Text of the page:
Recent Lawsuits Involving Rental Cars

by JRO on November 22, 2013

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There have been several lawsuits in recent memory involving car rental companies and tort liability arising from negligence and disingenuous sales practices. Additionally, as different types of car rental companies and technologies are being introduced (i.e. peer-to-peer), jurisdictions are using the courts to help define these new business models to determine if they represent a different way individuals can rent cars.

Here are a few recent lawsuits involving car rental companies.

Enterprise Rent-A-Car Defective Vehicle Lawsuit 

The car rental company Enterprise Rent-A-Car — part of the Enterprise Holdings group that also owns Alamo Rent-A-Car and National Car Rental — admitted in a California court its failure to properly inspect a Chrysler P/T Cruiser involved in an accident that resulted in the death of two women. The case, filed in the Superior Court of California in Alameda County — Charles T. Houck and Carol S. Houck v. DaimlerChrysler Corporation, et al. No. HE05220018, 2005 — involved two sisters who rented a 2004 P/T Cruiser from Capitola, California. The vehicle, driven by the older sister Raechel Houck, 24, on October 7, 2004, crossed a grassy median and crashed into a Southbound truck rig, killing Raechel and her younger sister Jacqueline, 20, as they were on their way to visit their mother.

The lawyers for Enterprise argued that Raechel’s driving was the cause of the fiery crash that killed the sisters, although Daimler Chryler has issued a recall notice on the same vehicle earlier in the year for all 2002-2005 models. The subject of the recall was a leaky power steering hose that was associated with vehicle fires. Although the manager at the rental location claimed he was unaware that the vehicle was the subject of a recall, the company was found liable. The jury awarded $15 million to the parents of the deceased sisters.

Dollar Thrifty Automotive High Pressure Sales Tactics 

Traveler Steve Roberts was surprised to find a charge of $135 for a loss damage waiver (LDW) related to his recent rental from the Thrifty Rent-A-Car location in at the Tampa Bay-St. Petersburg airport. Roberts explicitly remembers asking the counter clerk if he was being charged the LDW, as such coverage was provided by his credit card and auto insurance. Unable to reach anyone with Thrifty or their parent, Dollar Thrifty Automobile Group, Roberts filed a lawsuit seeking damages. His lawsuit is among a pattern of lawsuits filed by other renters who believe they were victims of high-pressure sales tactics by Dollar Thrifty. The case is part of a class action — Friedman, et al. vs. Dollar Thrifty Automobile Group, et al. No. 12-CV-2432-WYD-KMT, 2012 — filed in United States District Court for the District of Colorado.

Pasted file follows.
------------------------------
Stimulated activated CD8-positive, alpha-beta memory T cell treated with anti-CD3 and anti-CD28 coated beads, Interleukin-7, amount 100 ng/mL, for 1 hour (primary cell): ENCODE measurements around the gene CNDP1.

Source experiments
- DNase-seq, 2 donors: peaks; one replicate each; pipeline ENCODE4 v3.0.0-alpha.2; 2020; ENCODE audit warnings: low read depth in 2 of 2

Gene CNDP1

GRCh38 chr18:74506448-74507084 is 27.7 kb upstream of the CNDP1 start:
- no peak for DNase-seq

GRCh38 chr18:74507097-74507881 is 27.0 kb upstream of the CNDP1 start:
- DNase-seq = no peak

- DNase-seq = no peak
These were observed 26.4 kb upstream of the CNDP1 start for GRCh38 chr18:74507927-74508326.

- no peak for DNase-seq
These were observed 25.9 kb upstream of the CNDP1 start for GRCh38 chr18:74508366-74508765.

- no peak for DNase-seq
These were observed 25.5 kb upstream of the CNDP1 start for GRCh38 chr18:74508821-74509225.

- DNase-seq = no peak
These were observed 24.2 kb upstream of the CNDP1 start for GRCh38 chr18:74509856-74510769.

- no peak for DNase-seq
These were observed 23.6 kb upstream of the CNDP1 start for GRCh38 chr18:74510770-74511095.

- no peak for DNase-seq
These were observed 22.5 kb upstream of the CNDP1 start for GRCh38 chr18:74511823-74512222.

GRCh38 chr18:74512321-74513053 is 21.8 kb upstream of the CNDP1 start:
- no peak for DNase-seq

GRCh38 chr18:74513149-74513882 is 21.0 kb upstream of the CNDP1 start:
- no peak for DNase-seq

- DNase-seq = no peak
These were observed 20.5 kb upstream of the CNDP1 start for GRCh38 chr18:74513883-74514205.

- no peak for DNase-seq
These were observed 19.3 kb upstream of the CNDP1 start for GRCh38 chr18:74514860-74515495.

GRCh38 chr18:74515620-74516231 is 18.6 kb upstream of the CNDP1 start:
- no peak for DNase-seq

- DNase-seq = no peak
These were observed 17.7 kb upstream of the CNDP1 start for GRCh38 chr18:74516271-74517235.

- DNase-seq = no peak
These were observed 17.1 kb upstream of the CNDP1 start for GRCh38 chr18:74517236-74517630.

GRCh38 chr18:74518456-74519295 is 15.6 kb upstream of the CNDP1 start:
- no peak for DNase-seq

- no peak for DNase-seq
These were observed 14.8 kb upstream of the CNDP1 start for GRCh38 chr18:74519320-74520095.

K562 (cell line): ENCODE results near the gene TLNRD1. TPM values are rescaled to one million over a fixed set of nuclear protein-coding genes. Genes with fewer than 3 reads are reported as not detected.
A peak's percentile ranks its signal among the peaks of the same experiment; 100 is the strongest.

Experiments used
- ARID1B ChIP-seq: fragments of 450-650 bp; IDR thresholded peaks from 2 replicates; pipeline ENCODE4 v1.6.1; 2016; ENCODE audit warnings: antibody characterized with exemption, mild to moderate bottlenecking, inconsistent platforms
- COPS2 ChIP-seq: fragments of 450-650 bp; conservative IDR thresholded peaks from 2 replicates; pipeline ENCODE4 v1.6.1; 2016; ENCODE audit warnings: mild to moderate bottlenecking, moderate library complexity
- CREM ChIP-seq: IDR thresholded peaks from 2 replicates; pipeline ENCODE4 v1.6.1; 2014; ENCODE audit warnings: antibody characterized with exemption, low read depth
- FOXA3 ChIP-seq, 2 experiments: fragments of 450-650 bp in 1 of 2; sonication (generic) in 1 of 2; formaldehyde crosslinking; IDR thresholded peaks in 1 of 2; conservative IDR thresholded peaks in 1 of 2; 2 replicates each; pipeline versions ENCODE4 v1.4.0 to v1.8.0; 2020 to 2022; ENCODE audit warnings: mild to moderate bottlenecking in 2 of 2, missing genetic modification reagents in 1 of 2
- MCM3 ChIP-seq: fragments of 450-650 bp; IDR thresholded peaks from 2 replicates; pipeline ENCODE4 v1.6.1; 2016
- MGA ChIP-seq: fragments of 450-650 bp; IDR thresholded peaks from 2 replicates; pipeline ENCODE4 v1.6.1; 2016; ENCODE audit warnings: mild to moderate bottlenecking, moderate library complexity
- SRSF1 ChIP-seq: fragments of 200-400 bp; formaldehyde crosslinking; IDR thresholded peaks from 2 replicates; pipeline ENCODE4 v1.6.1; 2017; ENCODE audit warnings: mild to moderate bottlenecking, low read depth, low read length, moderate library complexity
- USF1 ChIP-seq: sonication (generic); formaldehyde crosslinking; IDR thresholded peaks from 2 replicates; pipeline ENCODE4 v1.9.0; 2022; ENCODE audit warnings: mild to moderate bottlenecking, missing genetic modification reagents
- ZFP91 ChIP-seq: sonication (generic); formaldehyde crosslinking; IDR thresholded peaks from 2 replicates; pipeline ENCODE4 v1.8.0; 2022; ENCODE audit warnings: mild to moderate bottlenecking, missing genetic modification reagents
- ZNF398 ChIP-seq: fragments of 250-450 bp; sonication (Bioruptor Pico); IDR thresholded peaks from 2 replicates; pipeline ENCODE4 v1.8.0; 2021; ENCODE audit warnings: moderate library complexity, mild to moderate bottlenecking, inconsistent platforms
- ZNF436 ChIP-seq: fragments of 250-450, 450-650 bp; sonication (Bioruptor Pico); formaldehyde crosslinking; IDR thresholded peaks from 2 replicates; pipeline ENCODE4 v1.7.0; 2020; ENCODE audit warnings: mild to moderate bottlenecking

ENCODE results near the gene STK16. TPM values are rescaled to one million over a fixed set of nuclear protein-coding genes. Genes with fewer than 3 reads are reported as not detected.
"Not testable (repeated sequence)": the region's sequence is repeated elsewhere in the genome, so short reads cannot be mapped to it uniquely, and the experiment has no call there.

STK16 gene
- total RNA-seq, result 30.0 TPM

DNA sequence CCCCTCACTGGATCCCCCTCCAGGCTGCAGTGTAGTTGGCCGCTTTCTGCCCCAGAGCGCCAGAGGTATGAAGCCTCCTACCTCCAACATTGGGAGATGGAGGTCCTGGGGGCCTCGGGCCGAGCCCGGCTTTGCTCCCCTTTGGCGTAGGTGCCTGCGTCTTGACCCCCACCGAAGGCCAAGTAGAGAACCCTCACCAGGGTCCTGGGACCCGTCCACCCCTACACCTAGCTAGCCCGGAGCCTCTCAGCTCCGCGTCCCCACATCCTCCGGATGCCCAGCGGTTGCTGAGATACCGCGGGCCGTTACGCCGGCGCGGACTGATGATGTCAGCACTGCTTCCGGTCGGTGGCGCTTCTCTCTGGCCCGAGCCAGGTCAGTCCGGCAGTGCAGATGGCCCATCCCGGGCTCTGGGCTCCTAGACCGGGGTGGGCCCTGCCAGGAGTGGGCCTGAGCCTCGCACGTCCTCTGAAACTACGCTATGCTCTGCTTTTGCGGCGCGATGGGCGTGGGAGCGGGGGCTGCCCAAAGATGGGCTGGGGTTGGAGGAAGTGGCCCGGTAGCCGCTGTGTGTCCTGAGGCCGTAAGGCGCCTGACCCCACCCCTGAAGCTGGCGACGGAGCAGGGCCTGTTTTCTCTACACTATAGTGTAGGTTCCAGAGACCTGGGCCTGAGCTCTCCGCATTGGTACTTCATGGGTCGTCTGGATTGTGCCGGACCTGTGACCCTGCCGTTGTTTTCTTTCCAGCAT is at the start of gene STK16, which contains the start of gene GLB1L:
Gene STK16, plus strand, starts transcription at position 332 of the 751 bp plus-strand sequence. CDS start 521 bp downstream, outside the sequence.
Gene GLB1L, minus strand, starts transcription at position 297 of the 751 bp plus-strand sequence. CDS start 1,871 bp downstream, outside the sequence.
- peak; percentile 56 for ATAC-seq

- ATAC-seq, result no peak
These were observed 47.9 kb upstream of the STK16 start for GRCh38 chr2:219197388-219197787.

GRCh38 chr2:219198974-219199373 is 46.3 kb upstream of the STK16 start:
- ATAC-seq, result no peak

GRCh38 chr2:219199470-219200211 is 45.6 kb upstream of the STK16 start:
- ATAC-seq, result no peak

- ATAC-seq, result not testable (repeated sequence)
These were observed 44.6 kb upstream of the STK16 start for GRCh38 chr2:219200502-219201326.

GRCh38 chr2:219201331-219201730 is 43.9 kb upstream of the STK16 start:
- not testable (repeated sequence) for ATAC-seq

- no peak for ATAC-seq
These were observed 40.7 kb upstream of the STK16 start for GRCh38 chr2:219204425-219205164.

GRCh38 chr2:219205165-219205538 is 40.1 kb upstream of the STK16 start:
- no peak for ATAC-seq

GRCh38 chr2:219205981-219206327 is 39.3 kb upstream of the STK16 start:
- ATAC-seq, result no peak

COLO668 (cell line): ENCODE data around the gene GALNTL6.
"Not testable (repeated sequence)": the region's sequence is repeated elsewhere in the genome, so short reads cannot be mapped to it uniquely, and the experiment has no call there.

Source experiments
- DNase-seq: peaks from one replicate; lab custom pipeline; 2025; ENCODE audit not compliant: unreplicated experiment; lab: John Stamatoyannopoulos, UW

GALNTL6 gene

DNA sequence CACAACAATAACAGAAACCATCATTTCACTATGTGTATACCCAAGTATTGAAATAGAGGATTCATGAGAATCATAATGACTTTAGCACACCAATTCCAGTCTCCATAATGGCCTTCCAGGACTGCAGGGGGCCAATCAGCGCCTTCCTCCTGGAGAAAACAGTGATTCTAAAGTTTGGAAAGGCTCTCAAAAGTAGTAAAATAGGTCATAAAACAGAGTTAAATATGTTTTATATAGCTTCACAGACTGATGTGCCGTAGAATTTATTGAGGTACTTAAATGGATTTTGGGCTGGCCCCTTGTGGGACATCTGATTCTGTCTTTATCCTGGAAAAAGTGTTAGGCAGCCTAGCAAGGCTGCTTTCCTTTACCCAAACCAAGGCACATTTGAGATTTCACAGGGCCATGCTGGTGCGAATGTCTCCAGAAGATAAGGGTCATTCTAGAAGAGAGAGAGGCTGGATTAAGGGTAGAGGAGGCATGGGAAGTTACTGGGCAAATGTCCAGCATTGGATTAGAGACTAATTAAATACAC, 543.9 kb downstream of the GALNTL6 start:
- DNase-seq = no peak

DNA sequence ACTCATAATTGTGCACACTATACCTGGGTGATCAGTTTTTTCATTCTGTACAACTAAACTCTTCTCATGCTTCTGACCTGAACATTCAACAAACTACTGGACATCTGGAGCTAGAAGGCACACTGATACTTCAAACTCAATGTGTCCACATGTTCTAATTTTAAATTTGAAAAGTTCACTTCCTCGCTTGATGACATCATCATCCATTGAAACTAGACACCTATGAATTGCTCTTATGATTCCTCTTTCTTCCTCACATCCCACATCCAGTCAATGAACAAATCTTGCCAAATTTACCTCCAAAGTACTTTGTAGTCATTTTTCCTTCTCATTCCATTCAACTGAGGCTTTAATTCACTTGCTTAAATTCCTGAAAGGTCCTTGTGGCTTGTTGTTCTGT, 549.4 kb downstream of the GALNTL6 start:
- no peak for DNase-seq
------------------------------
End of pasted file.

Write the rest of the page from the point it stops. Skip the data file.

FlightCar and San Francisco City Attorney 

A case from San Francisco involves the definition of a car rental agency and whether peer-to-peer car sharing companies must meet the same standards as traditional car rental companies. This past June, the San Francisco city attorney filed suit against car sharing business FlightCar over a cease and desist order to stop the company from operating at the airport as long as the company refuses to obtain a commercial ground transportation permit (CGTP). FlightCar argues that its business model differs from traditional rental companies and that they should not be required to obtain a CGTP to transact business near the airport. The case is State of California vs. Flightcar Inc., et al. No. CGC 13-531807, 2013).

Byline

Alan Kramer is a freelance writer who focuses on law, finance & insurance. Those preparing to procure a rental vehicle should consider viewing the car rental insurance brand Protect Your Bubble.

JRO
Freelance blogger based in the greater metro area of Seattle, WA.

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